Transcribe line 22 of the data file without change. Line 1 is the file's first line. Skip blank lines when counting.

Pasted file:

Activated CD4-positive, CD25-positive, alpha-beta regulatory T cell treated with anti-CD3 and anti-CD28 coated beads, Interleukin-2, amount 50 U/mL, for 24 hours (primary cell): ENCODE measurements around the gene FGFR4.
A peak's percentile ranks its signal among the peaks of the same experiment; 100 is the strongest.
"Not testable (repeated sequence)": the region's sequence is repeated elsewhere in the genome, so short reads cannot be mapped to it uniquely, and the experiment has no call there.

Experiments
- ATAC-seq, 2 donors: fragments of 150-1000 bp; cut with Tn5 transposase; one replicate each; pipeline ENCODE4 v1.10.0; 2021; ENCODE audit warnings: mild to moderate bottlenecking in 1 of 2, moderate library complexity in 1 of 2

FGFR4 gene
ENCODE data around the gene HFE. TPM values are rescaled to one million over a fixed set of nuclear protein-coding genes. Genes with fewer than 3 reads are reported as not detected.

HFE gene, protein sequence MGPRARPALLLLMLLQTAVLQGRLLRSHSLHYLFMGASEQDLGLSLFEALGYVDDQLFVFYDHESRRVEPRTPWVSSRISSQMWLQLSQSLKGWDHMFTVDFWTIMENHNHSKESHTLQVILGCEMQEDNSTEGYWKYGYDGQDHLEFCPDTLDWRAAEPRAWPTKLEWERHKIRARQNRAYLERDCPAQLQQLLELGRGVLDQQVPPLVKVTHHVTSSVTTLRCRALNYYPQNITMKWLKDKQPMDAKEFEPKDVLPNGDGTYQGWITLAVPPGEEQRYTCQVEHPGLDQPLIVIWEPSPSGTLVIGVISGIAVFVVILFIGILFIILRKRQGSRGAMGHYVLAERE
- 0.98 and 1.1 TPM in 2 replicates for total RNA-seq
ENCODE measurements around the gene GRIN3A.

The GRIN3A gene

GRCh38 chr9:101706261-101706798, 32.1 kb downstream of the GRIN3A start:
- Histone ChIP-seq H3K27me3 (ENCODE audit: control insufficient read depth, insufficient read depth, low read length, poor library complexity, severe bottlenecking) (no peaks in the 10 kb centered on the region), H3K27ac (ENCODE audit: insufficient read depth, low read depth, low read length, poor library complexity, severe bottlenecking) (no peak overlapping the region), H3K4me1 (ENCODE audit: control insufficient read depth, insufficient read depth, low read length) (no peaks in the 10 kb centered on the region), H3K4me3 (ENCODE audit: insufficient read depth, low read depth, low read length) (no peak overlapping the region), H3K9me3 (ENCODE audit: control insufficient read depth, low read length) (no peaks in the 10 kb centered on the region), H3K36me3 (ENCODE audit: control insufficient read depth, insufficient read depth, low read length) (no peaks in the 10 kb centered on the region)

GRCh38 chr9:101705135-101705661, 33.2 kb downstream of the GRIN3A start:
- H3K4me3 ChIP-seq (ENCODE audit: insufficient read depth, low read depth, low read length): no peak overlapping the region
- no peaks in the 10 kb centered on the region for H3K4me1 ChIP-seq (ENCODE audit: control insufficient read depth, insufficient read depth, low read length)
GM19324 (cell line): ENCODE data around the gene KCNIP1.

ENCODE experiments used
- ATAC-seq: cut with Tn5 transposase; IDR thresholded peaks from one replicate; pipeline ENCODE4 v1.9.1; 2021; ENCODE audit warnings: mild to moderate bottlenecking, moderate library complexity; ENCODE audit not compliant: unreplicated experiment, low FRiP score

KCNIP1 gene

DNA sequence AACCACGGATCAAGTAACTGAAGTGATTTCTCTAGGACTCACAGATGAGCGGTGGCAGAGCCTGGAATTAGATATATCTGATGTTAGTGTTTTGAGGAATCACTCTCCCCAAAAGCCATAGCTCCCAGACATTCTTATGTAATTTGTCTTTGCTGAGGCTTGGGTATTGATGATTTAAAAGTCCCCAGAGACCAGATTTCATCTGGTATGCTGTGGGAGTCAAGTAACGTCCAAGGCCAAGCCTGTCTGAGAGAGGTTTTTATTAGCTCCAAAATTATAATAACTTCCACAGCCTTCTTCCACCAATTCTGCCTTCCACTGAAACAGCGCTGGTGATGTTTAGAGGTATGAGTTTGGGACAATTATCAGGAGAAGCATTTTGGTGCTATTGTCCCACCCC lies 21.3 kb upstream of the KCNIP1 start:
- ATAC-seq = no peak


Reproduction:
- ATAC-seq = no peak